The Norwegian virtuoso, who has spent the past season as the artist-in-residence at the New York Philharmonic, has developed an intuition on the relationship between settings and the great composers whose works he brings to life.
“With Beethoven, for instance, I feel that he speaks to the crowd — he's sort of delivering a speech in an extremely profound way. But with Chopin — and the same with Schumann — you feel it's very much between two persons,” Andsnes told AFP over lunch near the Philharmonic's home at Lincoln Center.
Andsnes had recorded well-regarded CDs of Sibelius and Stravinsky in Berlin's Teldex studio but he found its reflection from the walls and floor ill-suited to Chopin and the intimacy he requires.
Instead Andsnes headed to the Sendesaal studio in Bremen, whose building-within-a-building design makes it thoroughly sound-proof. But the CD also features live recordings from the studio, which Andsnes described as “liberating” after days of solitary sessions.
“The problem with recording is that you're always thinking about how you did things and you become self-conscious about how it's going, because obviously you're recording all the time for things to be perfect on tape and for things to be good and intense,” he said.
“But in concerts, you're naturally thinking much more forward — you're thinking about what is coming and what you have to tell.”
Andsnes, 48, had been playing the first three of Chopin's Ballades since he was a teenager. He only six years ago attempted the especially challenging fourth Ballade but has since played it frequently.
“How it is possible to tell so much and with so much diversity within 10 minutes, it's quite a miracle to me,” he said.
Considering the Ballades to be too passion-rich to play in a single cycle, Andsnes is interspersing them with Chopin Nocturnes for the CD, which will be released in September on Sony Classics.
Throughout his residency at the New York Philharmonic, Andsnes highlighted works by major composers that often go overlooked.
Andsnes selected Rachmaninoff's modernist fourth concerto, Britten's often overlooked piano concerto and Debussy's “Fantaisie for Piano and Orchestra.”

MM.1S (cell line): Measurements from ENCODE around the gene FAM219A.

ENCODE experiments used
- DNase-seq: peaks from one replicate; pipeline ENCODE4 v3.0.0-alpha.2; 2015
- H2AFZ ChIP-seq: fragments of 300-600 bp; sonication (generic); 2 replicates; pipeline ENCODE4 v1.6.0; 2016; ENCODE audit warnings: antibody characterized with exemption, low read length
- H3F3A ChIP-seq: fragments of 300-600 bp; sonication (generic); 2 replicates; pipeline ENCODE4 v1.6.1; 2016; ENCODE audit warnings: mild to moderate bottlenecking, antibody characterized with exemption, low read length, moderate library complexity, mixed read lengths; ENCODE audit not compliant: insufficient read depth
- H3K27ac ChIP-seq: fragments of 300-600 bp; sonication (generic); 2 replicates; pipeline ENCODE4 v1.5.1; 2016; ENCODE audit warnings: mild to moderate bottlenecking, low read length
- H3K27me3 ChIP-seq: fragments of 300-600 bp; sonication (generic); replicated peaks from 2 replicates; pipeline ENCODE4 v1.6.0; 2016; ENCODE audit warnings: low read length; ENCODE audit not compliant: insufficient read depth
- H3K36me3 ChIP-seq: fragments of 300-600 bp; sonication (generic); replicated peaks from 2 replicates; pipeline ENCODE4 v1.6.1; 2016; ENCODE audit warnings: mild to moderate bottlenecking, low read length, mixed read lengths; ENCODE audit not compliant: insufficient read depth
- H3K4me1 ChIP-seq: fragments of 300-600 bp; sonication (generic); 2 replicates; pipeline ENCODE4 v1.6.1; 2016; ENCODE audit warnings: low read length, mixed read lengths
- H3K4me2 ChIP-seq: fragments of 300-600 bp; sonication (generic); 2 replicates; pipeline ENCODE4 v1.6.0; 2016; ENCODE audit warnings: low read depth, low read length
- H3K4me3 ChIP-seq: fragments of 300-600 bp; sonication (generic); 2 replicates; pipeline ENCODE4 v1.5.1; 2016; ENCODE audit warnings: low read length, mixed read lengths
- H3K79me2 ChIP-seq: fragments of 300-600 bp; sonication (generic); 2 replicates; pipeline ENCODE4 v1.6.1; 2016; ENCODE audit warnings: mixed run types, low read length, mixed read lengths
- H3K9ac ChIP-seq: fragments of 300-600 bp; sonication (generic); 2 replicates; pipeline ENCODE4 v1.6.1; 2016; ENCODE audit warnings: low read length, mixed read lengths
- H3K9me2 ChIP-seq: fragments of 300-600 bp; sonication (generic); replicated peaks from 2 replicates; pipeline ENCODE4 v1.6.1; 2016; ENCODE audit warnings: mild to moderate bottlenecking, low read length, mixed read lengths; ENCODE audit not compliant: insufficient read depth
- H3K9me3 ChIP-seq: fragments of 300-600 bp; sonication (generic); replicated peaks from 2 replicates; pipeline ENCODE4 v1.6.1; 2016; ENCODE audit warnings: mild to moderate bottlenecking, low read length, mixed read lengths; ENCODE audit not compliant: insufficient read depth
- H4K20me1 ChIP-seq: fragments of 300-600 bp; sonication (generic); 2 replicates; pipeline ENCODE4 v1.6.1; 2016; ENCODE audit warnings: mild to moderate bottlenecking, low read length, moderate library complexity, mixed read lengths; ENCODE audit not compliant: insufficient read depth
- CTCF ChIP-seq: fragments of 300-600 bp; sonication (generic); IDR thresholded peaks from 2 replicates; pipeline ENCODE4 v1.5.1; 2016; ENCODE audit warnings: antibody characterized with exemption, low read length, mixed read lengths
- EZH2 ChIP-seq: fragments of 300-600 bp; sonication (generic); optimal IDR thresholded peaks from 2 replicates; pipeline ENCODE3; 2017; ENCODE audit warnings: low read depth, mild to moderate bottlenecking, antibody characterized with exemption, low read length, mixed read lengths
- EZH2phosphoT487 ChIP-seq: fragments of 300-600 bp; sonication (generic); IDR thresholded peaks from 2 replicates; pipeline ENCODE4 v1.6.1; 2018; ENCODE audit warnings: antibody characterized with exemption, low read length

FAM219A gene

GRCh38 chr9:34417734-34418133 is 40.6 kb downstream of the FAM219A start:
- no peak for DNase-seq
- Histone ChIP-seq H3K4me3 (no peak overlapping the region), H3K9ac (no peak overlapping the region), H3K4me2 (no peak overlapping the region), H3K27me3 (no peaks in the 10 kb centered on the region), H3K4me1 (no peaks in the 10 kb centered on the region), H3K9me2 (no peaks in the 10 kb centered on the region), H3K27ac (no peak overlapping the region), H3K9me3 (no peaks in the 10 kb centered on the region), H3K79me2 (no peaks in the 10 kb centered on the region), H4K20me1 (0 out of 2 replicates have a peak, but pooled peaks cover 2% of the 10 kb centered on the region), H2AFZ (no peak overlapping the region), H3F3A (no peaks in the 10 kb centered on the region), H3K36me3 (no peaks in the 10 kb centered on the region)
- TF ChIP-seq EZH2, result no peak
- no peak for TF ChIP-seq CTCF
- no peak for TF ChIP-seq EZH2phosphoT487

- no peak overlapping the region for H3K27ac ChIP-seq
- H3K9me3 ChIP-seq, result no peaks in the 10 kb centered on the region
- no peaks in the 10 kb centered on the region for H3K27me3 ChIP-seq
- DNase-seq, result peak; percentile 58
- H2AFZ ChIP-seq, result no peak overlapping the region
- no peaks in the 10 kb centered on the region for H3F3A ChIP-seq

The “Fantaisie,” the French master's sole work for piano and orchestra, was never played in Debussy's lifetime. The 1890 premiere was scrapped when the conductor said there was no time to prepare and Debussy later balked at attempts to perform it.
The “Fantaisie” presents a fine balancing act for the pianist, who has little scope for outward showmanship. Andsnes instead forged a rich blend with the New York Philharmonic, conducted with subtlety in the orchestra debut of Bergen-based British conductor Edward Gardner.
Andsnes — who described the “Fantaisie” as “wonderful” yet indicative of a still-young Debussy — will perform the work again next month in Paris with the Orchestre Philharmonic De Radio France.
Looking back at World War I
Andsnes attaches particular importance to remaining active in Norway. A father of three, Andsnes briefly stepped back from curatorial roles but since 2016 has put together a summer festival in the western coastal village of Rosendal.
The latest festival in August will examine music written during World War I on the conflict's centennial. One featured work, Janacek's “Violin Sonata,” reproduced the sounds of bombs but most of the works, such as Ravel's “La Valse,” tread more obliquely on the bloodshed.
Andsnes said he remained fascinated by the richness of music at a time of such carnage.
“There was so much great music written in those years and it's interesting to see how the war affected the lives of so many of the composers. But nevertheless they just wrote music, and not necessarily music reflecting the war.”
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